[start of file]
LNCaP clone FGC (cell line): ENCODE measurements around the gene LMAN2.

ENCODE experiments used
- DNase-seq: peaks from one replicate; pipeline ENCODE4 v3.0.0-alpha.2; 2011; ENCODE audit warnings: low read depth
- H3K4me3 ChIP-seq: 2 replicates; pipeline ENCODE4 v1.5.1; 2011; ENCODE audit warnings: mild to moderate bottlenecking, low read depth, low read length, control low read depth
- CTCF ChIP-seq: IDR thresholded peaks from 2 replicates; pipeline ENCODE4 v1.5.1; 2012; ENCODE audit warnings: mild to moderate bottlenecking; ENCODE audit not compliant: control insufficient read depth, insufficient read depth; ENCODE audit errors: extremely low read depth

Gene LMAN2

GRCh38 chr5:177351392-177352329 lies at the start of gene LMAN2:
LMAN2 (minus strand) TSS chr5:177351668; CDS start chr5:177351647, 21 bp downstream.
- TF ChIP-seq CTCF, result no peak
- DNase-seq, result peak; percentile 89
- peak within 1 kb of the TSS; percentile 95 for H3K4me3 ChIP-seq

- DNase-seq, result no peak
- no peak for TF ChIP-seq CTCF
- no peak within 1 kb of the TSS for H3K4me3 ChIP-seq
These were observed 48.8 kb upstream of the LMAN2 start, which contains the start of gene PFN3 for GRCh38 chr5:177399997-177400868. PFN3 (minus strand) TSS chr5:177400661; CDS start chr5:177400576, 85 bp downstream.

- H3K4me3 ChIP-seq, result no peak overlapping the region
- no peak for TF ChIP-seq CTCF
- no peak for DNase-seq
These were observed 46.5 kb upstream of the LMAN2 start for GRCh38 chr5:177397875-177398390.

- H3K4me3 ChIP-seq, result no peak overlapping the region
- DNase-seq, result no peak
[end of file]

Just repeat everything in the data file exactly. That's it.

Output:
LNCaP clone FGC (cell line): ENCODE measurements around the gene LMAN2.

ENCODE experiments used
- DNase-seq: peaks from one replicate; pipeline ENCODE4 v3.0.0-alpha.2; 2011; ENCODE audit warnings: low read depth
- H3K4me3 ChIP-seq: 2 replicates; pipeline ENCODE4 v1.5.1; 2011; ENCODE audit warnings: mild to moderate bottlenecking, low read depth, low read length, control low read depth
- CTCF ChIP-seq: IDR thresholded peaks from 2 replicates; pipeline ENCODE4 v1.5.1; 2012; ENCODE audit warnings: mild to moderate bottlenecking; ENCODE audit not compliant: control insufficient read depth, insufficient read depth; ENCODE audit errors: extremely low read depth

Gene LMAN2

GRCh38 chr5:177351392-177352329 lies at the start of gene LMAN2:
LMAN2 (minus strand) TSS chr5:177351668; CDS start chr5:177351647, 21 bp downstream.
- TF ChIP-seq CTCF, result no peak
- DNase-seq, result peak; percentile 89
- peak within 1 kb of the TSS; percentile 95 for H3K4me3 ChIP-seq

- DNase-seq, result no peak
- no peak for TF ChIP-seq CTCF
- no peak within 1 kb of the TSS for H3K4me3 ChIP-seq
These were observed 48.8 kb upstream of the LMAN2 start, which contains the start of gene PFN3 for GRCh38 chr5:177399997-177400868. PFN3 (minus strand) TSS chr5:177400661; CDS start chr5:177400576, 85 bp downstream.

- H3K4me3 ChIP-seq, result no peak overlapping the region
- no peak for TF ChIP-seq CTCF
- no peak for DNase-seq
These were observed 46.5 kb upstream of the LMAN2 start for GRCh38 chr5:177397875-177398390.

- H3K4me3 ChIP-seq, result no peak overlapping the region
- DNase-seq, result no peak